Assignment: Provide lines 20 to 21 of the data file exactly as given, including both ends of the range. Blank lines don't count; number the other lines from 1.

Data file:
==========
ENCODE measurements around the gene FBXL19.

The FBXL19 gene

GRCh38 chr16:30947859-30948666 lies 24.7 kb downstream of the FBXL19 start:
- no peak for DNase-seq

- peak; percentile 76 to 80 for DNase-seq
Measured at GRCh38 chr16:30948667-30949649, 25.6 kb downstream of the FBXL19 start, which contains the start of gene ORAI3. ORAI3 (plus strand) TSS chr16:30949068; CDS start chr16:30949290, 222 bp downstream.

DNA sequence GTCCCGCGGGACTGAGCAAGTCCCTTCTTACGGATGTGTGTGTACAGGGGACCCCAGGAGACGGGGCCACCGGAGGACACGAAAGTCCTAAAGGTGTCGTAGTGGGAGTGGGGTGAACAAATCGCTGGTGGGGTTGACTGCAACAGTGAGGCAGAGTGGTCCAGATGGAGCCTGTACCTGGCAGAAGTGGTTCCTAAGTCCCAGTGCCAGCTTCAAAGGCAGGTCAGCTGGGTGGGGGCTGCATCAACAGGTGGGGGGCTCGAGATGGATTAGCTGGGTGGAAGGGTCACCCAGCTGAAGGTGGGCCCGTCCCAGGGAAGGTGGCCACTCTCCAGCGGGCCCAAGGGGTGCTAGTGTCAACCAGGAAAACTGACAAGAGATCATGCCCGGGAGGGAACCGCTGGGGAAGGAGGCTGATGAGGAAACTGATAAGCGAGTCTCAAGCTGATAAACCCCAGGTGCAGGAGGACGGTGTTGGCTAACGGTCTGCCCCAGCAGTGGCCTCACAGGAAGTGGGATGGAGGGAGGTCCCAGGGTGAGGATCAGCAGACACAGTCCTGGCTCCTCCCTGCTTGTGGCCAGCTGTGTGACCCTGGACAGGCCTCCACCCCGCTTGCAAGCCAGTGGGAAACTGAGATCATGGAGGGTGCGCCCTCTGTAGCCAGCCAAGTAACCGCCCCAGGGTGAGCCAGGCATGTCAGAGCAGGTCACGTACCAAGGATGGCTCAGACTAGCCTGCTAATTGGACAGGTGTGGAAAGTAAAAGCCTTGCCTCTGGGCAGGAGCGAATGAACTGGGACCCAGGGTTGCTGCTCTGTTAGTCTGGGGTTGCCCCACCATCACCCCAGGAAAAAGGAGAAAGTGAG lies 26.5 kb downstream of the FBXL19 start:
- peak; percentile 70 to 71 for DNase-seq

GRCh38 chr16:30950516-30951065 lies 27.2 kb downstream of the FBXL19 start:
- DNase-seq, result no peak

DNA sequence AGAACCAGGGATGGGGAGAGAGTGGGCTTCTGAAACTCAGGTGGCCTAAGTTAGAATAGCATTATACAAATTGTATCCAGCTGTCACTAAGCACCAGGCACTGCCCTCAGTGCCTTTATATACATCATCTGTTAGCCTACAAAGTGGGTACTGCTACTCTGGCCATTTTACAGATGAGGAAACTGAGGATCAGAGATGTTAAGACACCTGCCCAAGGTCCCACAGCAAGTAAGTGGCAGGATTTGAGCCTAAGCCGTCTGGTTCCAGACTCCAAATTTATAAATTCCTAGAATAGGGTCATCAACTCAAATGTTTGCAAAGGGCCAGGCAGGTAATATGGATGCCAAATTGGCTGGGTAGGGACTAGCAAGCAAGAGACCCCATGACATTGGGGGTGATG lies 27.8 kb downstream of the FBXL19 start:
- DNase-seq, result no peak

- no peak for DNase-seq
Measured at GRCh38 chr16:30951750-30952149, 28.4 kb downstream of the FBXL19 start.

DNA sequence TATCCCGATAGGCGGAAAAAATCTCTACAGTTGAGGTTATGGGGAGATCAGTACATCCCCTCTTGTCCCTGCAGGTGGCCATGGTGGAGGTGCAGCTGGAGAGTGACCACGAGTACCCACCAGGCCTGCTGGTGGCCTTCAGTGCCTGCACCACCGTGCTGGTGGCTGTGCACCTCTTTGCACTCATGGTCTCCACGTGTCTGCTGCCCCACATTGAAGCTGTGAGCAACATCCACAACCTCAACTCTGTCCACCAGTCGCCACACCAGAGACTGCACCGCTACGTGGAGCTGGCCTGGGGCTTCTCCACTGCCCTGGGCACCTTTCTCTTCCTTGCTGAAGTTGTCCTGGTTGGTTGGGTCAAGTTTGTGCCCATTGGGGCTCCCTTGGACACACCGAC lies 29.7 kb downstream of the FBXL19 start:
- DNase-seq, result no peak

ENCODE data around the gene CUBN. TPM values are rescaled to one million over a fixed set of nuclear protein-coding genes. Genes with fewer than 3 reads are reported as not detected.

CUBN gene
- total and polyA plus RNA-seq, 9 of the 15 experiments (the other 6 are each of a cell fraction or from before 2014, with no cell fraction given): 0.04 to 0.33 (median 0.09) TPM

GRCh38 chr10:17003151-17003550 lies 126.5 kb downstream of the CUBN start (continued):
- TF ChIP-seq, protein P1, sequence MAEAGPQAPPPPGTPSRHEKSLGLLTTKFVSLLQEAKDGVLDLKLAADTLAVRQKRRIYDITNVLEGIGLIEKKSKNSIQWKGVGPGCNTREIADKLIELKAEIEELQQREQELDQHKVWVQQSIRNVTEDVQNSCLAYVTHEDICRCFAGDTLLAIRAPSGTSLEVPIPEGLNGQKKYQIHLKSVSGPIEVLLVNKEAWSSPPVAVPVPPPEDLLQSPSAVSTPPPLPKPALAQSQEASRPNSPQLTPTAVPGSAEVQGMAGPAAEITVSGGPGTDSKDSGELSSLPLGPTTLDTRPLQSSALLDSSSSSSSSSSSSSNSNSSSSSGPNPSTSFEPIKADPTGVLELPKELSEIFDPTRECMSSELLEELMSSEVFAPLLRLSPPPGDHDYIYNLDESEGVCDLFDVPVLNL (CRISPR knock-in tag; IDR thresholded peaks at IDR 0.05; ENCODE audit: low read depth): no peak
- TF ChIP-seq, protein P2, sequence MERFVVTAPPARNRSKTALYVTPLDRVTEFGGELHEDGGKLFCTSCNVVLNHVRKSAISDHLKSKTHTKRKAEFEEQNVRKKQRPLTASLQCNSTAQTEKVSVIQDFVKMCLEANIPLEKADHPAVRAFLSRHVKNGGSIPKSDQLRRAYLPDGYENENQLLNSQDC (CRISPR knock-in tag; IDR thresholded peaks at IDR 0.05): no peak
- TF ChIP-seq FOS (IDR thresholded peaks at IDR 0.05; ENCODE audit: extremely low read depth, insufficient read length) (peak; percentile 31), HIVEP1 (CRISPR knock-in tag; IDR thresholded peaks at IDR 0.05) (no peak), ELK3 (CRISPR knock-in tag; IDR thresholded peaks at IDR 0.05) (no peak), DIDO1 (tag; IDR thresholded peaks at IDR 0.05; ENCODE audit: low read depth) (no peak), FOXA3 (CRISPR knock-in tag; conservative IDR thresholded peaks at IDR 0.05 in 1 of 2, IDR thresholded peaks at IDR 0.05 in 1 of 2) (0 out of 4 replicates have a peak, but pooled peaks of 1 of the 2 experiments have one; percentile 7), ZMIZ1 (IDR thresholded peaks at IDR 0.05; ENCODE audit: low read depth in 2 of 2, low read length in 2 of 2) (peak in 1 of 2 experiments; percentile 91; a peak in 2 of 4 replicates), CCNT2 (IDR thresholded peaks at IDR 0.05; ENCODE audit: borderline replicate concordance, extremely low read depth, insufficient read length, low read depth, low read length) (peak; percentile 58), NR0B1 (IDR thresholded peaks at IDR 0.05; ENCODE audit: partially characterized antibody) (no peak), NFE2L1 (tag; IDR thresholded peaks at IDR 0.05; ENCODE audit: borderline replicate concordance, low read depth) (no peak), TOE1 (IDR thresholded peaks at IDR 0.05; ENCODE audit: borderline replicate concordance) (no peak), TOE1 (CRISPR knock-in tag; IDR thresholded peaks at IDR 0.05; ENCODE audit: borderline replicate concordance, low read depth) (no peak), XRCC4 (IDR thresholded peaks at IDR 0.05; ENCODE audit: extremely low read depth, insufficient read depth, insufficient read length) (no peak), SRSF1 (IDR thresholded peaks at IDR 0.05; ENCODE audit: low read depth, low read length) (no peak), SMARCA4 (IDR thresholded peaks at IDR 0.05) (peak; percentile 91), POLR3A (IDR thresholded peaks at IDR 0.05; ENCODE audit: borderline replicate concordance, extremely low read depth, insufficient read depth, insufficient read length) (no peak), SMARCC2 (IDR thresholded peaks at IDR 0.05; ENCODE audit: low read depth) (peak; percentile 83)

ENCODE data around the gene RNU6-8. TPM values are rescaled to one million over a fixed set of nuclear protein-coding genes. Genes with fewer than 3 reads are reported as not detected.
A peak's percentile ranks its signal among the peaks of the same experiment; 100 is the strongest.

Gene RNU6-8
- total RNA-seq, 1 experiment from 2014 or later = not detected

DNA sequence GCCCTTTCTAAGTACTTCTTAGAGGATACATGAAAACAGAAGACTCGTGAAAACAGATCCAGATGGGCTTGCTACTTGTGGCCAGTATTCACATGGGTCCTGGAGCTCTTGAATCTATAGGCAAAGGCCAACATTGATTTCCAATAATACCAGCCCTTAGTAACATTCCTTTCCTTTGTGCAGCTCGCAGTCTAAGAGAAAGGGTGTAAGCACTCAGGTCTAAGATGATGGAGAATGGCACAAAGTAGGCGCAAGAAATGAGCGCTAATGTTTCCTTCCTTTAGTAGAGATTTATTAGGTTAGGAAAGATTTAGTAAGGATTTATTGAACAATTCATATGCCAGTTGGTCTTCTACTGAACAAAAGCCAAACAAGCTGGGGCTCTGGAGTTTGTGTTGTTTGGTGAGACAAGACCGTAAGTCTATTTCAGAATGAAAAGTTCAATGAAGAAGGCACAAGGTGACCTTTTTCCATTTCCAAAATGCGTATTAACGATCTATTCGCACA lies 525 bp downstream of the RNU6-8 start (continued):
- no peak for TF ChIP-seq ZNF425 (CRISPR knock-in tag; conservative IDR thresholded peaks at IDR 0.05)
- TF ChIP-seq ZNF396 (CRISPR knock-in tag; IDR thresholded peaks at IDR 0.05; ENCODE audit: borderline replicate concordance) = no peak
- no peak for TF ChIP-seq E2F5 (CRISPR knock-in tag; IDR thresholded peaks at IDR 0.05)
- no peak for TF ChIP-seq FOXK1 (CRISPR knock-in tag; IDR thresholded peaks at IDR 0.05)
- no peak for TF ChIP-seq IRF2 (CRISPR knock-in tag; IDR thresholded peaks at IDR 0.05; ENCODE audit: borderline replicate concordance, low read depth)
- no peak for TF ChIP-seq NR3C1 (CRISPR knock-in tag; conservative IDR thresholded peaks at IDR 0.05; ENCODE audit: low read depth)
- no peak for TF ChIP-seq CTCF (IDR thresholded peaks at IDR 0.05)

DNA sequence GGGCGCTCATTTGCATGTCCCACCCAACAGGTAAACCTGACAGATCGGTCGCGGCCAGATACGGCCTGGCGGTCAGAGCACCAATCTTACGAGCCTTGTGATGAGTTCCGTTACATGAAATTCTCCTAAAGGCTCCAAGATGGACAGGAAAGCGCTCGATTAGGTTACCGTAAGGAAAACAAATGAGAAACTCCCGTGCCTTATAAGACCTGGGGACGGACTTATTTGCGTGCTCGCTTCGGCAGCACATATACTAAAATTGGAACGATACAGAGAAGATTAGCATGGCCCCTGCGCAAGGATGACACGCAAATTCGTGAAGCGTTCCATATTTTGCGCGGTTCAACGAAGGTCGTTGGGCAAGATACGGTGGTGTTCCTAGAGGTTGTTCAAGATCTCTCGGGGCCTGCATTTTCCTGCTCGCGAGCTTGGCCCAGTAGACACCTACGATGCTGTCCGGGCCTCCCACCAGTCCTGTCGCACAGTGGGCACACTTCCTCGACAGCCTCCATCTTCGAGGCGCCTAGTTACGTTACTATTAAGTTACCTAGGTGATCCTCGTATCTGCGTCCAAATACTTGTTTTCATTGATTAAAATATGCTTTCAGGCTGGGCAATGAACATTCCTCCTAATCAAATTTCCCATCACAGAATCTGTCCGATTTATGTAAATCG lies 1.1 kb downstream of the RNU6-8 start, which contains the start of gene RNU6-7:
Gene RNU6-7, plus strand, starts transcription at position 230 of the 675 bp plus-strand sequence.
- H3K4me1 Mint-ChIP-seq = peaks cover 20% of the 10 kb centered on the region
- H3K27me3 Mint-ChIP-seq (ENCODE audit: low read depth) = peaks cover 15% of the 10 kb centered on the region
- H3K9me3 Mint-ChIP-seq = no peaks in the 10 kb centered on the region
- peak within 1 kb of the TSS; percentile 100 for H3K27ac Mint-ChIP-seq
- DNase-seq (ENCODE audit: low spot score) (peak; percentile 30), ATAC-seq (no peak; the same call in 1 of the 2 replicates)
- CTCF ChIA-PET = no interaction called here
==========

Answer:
GRCh38 chr10:17003151-17003550 lies 126.5 kb downstream of the CUBN start (continued):
- TF ChIP-seq, protein P1, sequence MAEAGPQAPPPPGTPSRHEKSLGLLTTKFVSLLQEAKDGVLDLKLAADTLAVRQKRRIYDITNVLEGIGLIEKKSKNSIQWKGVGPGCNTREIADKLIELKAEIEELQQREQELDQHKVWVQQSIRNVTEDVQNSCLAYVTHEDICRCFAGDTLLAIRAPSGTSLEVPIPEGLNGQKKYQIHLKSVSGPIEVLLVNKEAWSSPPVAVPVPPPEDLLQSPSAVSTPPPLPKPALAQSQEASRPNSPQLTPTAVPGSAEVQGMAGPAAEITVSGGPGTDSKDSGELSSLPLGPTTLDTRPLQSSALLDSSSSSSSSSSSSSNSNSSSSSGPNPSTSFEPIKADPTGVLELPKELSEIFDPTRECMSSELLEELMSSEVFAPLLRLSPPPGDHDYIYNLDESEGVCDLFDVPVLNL (CRISPR knock-in tag; IDR thresholded peaks at IDR 0.05; ENCODE audit: low read depth): no peak